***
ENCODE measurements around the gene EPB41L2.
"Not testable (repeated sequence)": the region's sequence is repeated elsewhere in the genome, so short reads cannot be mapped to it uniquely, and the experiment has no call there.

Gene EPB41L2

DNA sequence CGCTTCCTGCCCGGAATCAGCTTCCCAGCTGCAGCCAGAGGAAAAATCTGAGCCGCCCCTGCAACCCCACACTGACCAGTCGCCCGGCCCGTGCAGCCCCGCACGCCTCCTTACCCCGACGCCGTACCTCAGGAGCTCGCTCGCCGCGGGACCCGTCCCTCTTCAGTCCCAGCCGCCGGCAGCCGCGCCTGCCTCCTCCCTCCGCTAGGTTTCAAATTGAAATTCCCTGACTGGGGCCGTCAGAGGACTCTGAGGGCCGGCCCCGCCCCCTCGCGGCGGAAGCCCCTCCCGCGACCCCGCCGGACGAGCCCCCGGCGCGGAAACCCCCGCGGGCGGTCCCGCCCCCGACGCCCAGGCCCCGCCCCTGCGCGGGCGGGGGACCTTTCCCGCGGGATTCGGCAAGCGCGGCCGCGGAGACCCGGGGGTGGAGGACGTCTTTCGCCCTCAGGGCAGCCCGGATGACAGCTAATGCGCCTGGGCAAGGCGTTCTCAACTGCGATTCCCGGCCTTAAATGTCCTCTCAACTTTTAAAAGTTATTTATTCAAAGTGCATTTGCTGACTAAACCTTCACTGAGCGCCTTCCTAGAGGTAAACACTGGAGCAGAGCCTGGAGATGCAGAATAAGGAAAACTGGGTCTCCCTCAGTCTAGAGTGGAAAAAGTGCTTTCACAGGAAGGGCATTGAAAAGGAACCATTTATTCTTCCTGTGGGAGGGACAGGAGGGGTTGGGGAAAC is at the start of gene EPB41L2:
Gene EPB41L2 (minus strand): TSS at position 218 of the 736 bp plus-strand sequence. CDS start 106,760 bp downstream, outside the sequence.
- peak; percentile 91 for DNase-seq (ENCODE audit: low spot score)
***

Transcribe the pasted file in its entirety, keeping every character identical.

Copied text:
ENCODE measurements around the gene EPB41L2.
"Not testable (repeated sequence)": the region's sequence is repeated elsewhere in the genome, so short reads cannot be mapped to it uniquely, and the experiment has no call there.

Gene EPB41L2

DNA sequence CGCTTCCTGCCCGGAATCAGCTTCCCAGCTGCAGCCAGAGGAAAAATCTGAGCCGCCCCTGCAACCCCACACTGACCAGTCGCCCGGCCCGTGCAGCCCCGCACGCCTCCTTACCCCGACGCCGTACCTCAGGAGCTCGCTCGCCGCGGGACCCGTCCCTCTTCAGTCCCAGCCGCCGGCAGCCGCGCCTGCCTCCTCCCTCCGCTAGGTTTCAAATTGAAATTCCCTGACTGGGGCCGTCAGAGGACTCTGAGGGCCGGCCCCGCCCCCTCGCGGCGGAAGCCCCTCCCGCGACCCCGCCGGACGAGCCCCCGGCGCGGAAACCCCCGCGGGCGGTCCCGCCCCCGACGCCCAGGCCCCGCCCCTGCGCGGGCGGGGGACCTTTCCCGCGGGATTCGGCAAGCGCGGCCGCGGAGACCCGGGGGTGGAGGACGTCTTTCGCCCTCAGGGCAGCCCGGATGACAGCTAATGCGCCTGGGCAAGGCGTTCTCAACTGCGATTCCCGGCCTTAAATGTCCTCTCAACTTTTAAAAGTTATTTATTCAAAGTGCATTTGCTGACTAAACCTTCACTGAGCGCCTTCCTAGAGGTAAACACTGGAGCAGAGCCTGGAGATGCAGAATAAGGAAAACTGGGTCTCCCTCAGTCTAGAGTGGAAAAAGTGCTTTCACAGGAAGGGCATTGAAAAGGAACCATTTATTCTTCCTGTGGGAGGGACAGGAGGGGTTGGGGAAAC is at the start of gene EPB41L2:
Gene EPB41L2 (minus strand): TSS at position 218 of the 736 bp plus-strand sequence. CDS start 106,760 bp downstream, outside the sequence.
- peak; percentile 91 for DNase-seq (ENCODE audit: low spot score)